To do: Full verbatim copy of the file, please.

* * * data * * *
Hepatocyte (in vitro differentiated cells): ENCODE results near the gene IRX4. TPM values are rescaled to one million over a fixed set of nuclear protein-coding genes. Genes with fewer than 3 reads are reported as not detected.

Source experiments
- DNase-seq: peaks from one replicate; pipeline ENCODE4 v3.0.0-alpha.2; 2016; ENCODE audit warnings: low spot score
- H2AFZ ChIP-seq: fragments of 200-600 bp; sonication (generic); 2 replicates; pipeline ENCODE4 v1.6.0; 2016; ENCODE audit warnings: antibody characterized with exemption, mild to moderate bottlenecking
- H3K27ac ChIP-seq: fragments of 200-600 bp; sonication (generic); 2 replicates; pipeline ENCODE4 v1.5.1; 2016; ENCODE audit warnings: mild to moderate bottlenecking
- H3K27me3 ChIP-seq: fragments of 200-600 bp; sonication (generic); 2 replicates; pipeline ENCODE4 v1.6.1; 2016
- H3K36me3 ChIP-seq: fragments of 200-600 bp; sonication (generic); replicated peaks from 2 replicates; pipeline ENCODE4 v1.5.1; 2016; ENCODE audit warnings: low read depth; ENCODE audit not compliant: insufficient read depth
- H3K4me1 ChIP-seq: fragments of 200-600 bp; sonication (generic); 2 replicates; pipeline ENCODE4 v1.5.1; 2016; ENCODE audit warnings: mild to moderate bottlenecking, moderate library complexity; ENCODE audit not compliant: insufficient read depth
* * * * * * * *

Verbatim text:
Hepatocyte (in vitro differentiated cells): ENCODE results near the gene IRX4. TPM values are rescaled to one million over a fixed set of nuclear protein-coding genes. Genes with fewer than 3 reads are reported as not detected.

Source experiments
- DNase-seq: peaks from one replicate; pipeline ENCODE4 v3.0.0-alpha.2; 2016; ENCODE audit warnings: low spot score
- H2AFZ ChIP-seq: fragments of 200-600 bp; sonication (generic); 2 replicates; pipeline ENCODE4 v1.6.0; 2016; ENCODE audit warnings: antibody characterized with exemption, mild to moderate bottlenecking
- H3K27ac ChIP-seq: fragments of 200-600 bp; sonication (generic); 2 replicates; pipeline ENCODE4 v1.5.1; 2016; ENCODE audit warnings: mild to moderate bottlenecking
- H3K27me3 ChIP-seq: fragments of 200-600 bp; sonication (generic); 2 replicates; pipeline ENCODE4 v1.6.1; 2016
- H3K36me3 ChIP-seq: fragments of 200-600 bp; sonication (generic); replicated peaks from 2 replicates; pipeline ENCODE4 v1.5.1; 2016; ENCODE audit warnings: low read depth; ENCODE audit not compliant: insufficient read depth
- H3K4me1 ChIP-seq: fragments of 200-600 bp; sonication (generic); 2 replicates; pipeline ENCODE4 v1.5.1; 2016; ENCODE audit warnings: mild to moderate bottlenecking, moderate library complexity; ENCODE audit not compliant: insufficient read depth